49ers and Shanahan: Give them time
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Art Spander in 49ers, Brian Hoyer, Kyle Shanahan, articles, football

By Art Spander

SANTA CLARA — There was disappointment. There was no despondency. Somehow, after his first game as an NFL head coach, an event unfortunately of more yawns than thrills, Kyle Shanahan, very much a realist, made you feel there would be better days — and of course that’s the reason the 49ers hired him.

In our fantasies, the new guy walks in and, voila, turns a loser — which the Niners have been the last couple of years — into a winner. But as everyone since the days of Bill Walsh, who started in 1979, should be aware, success is a painful process, requiring patience and at least a dozen upgrades of the roster.

One could study both the progress and the result of San Francisco’s and young Mr. Shanahan’s debut for this season of ’17, boring for the most part and unrewarding specifically, and wonder what had changed from the Jim Tomsula (5-11 in 2015) or Chip Kelly (2-14 in 2016) years.

Not much was different in the stands at Levi’s Stadium, where despite the announced attendance of 70,178 Sunday at least a third of the seats were unfilled — especially in the west stands, where the sun bakes those who do remain. Game-time temperature, in the shade, was 87 degrees.

On the field, the Niners kept falling further and behind, 7-0, 10-0, all the way to 20-0, before kicking a face-saving field goal, ultimately losing 23-3. And yet, both the way the Niners played defense — and never mind Shanahan was an offensive coordinator — and the words Shanahan employed in his post-game interview offered glimpses of hope.

Teams don’t effect coaching changes when they are any good. Walsh lost his opening seven games and went 2-14 that first year. He became an offensive genius, but not until Joe Montana replaced Steve DeBerg as quarterback the middle of Walsh’s second year.

Is it unfair to describe Brian Hoyer as Shanahan’s DeBerg? Hoyer is the best of the worst, or at least in Shanahan’s view the best he has. Hoyer threw 35 passes Sunday; 24 were caught by the Niners, one by the Panthers. But what doomed the Niners on offense was their running game. They gained 51 yards net. Carolina’s rookie Christian McCaffrey, from Stanford, had 47 on his own. Teammate Jonathan Stewart had 65.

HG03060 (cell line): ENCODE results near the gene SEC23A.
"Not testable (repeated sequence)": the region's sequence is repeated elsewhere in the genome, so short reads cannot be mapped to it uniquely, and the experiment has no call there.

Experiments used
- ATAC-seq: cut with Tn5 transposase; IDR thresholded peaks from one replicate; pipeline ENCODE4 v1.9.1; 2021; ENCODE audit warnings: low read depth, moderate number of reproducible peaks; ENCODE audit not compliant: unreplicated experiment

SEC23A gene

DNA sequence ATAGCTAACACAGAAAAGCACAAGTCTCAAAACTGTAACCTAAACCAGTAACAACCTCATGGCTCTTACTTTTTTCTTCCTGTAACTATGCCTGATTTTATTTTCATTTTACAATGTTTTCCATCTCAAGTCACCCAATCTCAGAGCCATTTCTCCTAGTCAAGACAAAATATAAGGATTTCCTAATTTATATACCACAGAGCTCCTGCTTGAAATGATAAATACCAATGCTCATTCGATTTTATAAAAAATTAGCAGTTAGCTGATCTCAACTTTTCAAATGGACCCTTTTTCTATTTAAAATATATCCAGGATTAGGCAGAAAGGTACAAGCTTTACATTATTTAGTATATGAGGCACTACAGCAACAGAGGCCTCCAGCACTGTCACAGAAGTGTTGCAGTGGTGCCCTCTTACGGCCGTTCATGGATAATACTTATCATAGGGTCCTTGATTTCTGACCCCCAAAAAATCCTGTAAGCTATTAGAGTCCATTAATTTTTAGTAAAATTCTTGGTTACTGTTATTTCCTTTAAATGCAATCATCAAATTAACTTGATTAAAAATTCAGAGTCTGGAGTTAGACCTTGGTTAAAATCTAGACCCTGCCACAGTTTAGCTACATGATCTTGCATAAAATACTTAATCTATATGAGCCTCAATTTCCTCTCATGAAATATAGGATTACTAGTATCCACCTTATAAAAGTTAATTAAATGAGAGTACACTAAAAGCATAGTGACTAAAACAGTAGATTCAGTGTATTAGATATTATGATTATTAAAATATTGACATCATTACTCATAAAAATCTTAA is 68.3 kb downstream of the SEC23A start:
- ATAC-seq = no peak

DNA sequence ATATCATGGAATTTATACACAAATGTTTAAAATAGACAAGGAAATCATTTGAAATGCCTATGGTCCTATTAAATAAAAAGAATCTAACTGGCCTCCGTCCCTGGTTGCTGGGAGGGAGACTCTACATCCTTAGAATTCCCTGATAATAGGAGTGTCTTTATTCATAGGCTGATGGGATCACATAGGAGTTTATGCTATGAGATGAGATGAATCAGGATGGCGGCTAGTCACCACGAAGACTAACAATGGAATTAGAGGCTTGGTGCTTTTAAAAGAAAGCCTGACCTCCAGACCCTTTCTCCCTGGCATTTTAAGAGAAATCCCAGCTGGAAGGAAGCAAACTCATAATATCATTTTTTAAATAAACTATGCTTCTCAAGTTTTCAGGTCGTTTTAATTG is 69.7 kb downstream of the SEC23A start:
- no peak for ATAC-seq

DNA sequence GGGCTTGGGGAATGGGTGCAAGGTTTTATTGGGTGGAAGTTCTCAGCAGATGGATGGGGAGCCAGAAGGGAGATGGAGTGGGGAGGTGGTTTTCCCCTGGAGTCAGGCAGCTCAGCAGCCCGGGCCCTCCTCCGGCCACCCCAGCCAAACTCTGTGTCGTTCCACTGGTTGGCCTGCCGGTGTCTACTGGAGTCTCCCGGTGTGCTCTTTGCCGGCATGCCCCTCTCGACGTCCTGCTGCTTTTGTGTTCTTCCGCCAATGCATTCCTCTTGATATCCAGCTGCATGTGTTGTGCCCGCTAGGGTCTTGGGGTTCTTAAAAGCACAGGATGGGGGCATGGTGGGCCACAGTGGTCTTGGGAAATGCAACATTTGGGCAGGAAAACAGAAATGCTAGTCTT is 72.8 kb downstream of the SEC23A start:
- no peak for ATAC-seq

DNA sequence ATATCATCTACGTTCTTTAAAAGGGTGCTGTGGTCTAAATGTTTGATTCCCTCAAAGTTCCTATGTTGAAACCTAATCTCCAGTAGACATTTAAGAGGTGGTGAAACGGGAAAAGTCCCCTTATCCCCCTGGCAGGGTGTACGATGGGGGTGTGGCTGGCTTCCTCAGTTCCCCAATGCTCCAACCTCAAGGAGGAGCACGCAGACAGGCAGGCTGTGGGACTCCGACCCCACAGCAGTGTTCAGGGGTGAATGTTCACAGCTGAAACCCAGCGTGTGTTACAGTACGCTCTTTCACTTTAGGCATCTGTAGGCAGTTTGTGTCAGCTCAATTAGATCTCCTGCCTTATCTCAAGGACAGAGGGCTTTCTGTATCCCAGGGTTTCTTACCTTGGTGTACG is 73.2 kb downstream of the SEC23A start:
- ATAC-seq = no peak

So the better team won (two seasons ago the Panthers were in the Super Bowl, right here at Levi’s). Still, Shanahan understood the situation — and he didn't concede to it. He liked the effort. Maybe no touchdowns, but also no quit.

“We go make sure we get better,” he acknowledged. And just the way he said it, without pomp or pretense, a guy who has been a part of football since he was a kid — that’s what happens when your dad is a dad, not to mention a Super Bowl champion — was enduring.

The last real game before this one in which Shanahan was a coach was also a Super Bowl, last February. He was the offensive coordinator for the Atlanta Falcons, who built up a 28-3 third-quarter lead over New England before losing, 34-28, in overtime. Maybe the play-calling had something to do with that, or a lot to do with that. Or maybe the Falcons' defense just collapsed.

Whatever, as assistant and head coach, Shanahan is 0-2 in the last two meaningful games his teams have played. Then again, this all might border on irrelevancy, numbers to fill space and create conversation. Just like asking whether the 49ers, with their penalties (10 for 74 yards) and a Carolina interception on the SF28) beat themselves.

“I don’t think that,” said Shanahan unemotionally. “That’s a good team, and you’ve got to be at your best to play against them. By no means do I think we beat ourselves. I’ve got to give credit to them. They deserve it. We can make it a lot easier.”

Levi’s, in its fourth season (and hosting its fourth head coach) rarely has been full up with spectators. Someone felt compelled to bring up the issue to the new coach, asking, “Do you have anything to say to the fans in terms of the product getting better or hang in there with you, any of that kind of stuff?”

“I didn’t notice attendance or anything,” said Shanahan, “but I thought the fans were great. I don’t think we gave them much to cheer for in the second, so I definitely can’t blame them for that. They haven’t had a lot to cheer about recently, but I promise we’re going to do everything we can, working as hard as we can, to change that — as soon as we possibly can.”   

That, certainly, is why he is the new coach.

Article originally appeared on Art Spander (http://artspander.com/).
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